Movie review by Greg Carlson

Featuring a deep bench of authorities, scholars, politicians, ex-convicts, and dissenters, Ava DuVernay’s outstanding documentary “13th” arrives on the eve of a national election. Put together in near secrecy and opening the New York Film Festival, “13th” uses as its starting point the titular reference to the United States Constitution’s amendment that abolished slavery – “except as a punishment for crime whereof the party shall have been duly convicted.” That minor addition, many of DuVernay’s interview subjects maintain, has been used to systematically oppress, criminalize, and incarcerate black Americans at a grotesquely disproportionate rate in the years since 1865.

DuVernay reminds us that America has about five percent of the world’s population but 25 percent of the world’s prisoners. Sobering statistics tallying the explosive growth in America’s prison population are represented onscreen in black-and-white motion graphics, and every time “criminal” is said in an interview, DuVernay and co-writer/editor Spencer Averick cut to an intertitle of the word to remind viewers of its loaded synonymity with African American “perpetrators.” The same parallels are traced to Richard Nixon’s use of “law and order” (another phrase resonating during this presidential election), and the later “war on drugs.” In one chilling audio clip, Reagan/Bush adviser Lee Atwater offers an ugly clinic on the socially acceptable use of coded language.

DuVernay makes the case that both the Democratic Party and the GOP have advanced candidates, policies, and legislation that perpetuate racist ideas. Hilary Clinton’s “super-predator” comment, along with discussion and context for the Violent Crime Control and Law Enforcement Act of 1994 signed by Bill Clinton, sit alongside a then-and-now montage of Donald Trump’s “good old days” invective targeted at rally protestors. The latter, toggling back and forth between Trump supporters harassing and haranguing people of color and images of white-on-black violence during the Civil Rights movement, speaks volumes.

A later section of the film focuses on the work of the American Legislative Exchange Council, a deeply conservative organization of corporate interests and legislators that propose policy for state sessions. ALEC works a lengthy set of initiatives that includes Stand Your Ground laws, mandated voter identification requirements, and perhaps most germane to DuVernay’s story, the privatization of prisons and the means to keep those prisons filled (via Three Strikes, Truth in Sentencing, and Tough on Crime models). An eye-opening description of increased home monitoring and digital surveillance of convicts paints a portrait of a terrifying future.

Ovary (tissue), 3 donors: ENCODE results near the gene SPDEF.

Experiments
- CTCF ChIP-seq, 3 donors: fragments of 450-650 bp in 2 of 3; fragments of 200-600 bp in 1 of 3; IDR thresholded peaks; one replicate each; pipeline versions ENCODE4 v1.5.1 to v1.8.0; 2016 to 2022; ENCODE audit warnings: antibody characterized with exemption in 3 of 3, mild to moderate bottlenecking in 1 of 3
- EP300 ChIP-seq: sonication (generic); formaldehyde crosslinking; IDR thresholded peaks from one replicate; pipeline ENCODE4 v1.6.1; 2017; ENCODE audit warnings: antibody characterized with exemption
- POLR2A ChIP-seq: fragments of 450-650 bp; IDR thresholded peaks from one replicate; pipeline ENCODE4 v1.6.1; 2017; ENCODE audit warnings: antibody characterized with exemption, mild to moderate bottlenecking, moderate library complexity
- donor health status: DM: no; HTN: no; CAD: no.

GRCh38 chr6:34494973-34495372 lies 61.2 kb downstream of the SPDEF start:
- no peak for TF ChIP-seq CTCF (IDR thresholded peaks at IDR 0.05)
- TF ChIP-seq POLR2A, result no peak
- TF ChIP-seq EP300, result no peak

Like the equally stirring and interview-packed “The House I Live In,” Eugene Jarecki’s 2012 film addressing the prison-industrial complex, “13th” covers an astonishing amount of philosophical and historical territory without losing its grip or its focus. And while DuVernay’s underlying advocacy is embodied by speakers like Angela Davis, surprising commentary from unlikely participants such as Newt Gingrich attests to the director’s diligence, curiosity, and professionalism. “13th” makes a nice companion to National Book Award finalist “Stamped from the Beginning” by Ibram X. Kendi. Both works illuminate the sophistication of America’s capitalist reliance on discrimination-based systems that foster the proliferation of covert and overt oppression, and both are essential tools to help us understand the difference between All Lives Matter and Black Lives Matter.

The Beatles: Eight Days a Week – The Touring Years


Movie review by Greg Carlson

Ron Howard’s awkwardly titled “The Beatles: Eight Days a Week – The Touring Years” covers familiar turf for longtime fans of the band, but the film’s handsomely presented content may appeal to younger generations just discovering the music of Lennon, McCartney, Harrison, and Starr. While the world might not exactly need yet another document in the expanding library of movies about the Fab Four, Howard approaches the theme suggested in the title with the exuberance of a devoted admirer. A more accurate description of the narrative would also include some mention of the incendiary immediacy that accompanied the U.S. wave of Beatlemania.